Soon, she won her second César for her depiction of a seductively alluring, but vengeful Eliane Wieck,in the French block buster One Deadly Summer (1983). After starring inLuc Besson’s Subway (1985) and Ishtar (1987), directed by Elaine May, she took a big step in her career to co-produce and star in Camille Claudel (1988), a biopic of a talented French sculptor and an apprentice and lover of Auguste Rodin. The film was nominated for the Academy Award for Best Foreign Language Film and Isabelle earned her second Oscar nomination for Best Actress in a Leading Role to create history as the first French actress to receive two Oscar nominations. She also received her third César for her performance in the film
During the 1990s, Isabelle received her fourth César Award for Queen Margot(1994), an ensemble epic directed by Patrice Chéreau, in which she played the role of the young Queen Margot, helplessly trapped in an arranged marriage, hopes to escape with a new lover, but finds herself imprisoned by her powerful and ruthless family. After that, she appeared in Jeremiah Chechik’s psychological thriller Diabolique (1996), as the sickly wife of the sadistic headmaster of a private school, who planned with the beautiful and equally ill-treated mistress of her husband, murdered the man and disposed ofhis body in the filthy school swimming pool. Although the film was sharply criticised as a weak remake of Henri-Georges Clouzot's Les Diaboliques, one of the classic thrillers of the fifties, it proved to be a box office bomb.
Isabelle Adjani received her fifth César, the most that any actress has received, for her splendid performance in Skirt Day (La Journée de la Jupe 2009), her first film in five years. The film featuresher as a stressed-out skirt-wearing middle school teacher in a troubled French suburb, where her skirt is considered sensitive given the school's large Muslim population. Before the film was released in movie halls on 25 March 2009, it was premiered on the French Arte channel on 20 March 2009 and attained a record 2.2 million viewers.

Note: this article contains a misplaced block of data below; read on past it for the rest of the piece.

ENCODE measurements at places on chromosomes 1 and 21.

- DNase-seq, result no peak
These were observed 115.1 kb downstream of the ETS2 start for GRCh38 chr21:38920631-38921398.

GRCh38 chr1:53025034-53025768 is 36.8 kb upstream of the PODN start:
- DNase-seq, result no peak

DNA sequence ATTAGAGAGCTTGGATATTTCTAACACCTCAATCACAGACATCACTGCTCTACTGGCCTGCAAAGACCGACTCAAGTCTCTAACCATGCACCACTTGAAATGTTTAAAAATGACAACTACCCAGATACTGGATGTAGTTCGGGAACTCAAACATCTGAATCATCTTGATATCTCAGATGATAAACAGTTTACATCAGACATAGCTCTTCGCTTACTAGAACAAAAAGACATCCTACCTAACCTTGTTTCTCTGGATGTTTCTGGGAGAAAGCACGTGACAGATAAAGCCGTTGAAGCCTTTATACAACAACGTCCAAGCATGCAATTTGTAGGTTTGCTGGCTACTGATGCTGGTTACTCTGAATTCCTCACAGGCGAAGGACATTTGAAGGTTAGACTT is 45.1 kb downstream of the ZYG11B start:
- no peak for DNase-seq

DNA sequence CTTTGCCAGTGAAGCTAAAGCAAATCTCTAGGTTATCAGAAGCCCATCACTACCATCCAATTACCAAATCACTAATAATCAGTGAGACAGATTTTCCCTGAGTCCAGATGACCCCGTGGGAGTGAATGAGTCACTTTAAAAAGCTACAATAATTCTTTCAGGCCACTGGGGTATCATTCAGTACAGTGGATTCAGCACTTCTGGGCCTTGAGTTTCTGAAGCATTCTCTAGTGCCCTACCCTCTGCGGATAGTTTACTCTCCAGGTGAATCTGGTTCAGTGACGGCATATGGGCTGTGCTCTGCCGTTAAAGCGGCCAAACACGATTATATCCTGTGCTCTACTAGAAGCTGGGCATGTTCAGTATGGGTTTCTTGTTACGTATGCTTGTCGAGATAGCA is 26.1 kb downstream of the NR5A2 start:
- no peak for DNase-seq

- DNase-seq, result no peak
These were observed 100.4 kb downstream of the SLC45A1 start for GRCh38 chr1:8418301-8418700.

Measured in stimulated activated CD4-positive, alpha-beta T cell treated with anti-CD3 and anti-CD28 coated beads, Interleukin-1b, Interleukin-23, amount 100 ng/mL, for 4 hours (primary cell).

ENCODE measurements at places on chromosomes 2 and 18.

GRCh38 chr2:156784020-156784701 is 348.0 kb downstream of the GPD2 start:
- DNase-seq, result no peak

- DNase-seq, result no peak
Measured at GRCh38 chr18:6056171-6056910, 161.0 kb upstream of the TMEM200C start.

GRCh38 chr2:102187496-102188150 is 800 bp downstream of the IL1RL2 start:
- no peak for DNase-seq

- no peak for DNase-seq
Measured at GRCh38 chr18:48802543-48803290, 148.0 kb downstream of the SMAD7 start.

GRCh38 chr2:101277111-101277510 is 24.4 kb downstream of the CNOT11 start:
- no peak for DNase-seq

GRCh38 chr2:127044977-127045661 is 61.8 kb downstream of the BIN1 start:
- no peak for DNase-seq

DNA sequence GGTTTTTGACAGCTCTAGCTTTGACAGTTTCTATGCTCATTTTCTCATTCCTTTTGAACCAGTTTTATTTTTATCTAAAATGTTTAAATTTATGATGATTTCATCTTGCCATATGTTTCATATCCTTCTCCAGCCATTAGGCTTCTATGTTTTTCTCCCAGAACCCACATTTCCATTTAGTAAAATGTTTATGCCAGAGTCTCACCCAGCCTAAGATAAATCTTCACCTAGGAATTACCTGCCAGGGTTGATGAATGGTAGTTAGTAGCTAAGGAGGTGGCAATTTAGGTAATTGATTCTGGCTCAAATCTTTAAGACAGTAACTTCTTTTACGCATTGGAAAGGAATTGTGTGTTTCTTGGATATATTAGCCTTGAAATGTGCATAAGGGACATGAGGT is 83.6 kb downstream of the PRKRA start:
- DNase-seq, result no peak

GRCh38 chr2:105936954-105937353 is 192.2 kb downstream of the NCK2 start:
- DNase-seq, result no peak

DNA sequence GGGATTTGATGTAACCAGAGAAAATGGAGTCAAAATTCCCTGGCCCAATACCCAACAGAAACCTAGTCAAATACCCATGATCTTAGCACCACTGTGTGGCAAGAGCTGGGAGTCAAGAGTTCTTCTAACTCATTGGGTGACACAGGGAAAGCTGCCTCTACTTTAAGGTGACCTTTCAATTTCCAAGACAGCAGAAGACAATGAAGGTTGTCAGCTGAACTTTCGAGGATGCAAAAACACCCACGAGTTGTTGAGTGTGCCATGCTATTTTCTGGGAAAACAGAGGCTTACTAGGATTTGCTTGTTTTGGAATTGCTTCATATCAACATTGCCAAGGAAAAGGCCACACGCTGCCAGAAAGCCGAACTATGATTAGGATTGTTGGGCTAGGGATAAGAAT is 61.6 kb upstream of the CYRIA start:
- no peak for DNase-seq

In her personal life, Isabelle had a son with cinematographer Barnabe Nuytten in 1979. She was also involved with actor Warren Beatty from 1986 to 1987 and with actor Daniel Day-Lewis from 1989 to 1995, who left before the birth of their son. Later, Adjani was engaged to the composer Jean Michel Jarre in 2002, broke up with him in 2004, as she found him cheating behind her.
Reckoned as one of the most prolific prima donnas of the French films, Isabelle Adjaniplayed roles in English, German, and French motion pictures and has appeared in nude scenes in several movies, which includeLa gifle (1974), Quartet (1981),Possession (1981),One Deadly Summer (1983), Ishtar (1987),La Reine Margot (Queen Margot 1994) and others. For her exotic beauty, she was chosen by People magazine as one of the 50 Most Beautiful People in the world in 1990 and after more than a decade, she was selected as the second most beautiful woman, after Monica Bellucci, by the French public on 8 November 2004, in a TV show titled La plus belle femme du monde. Shewas selected as the President of the jury at the Cannes Film Festival in 1997 was made Chevalier of the Legion of Honour for her artistic contributions in 2010 and conferred on a Commander of the Order of Arts and Letters in 2014.
Isabelle Adjani was vocal against social injustice, protested against anti-immigrant and anti-Algerian attitudesin France, signed a petition in support of releasing Roman Polanski, when he was arrested in Switzerland relating to his 1977 charge for drugging and raping a 13-year-old girl, even criticised Pope Benedict XVI, when he opined that condoms are not effective to prevent AIDS.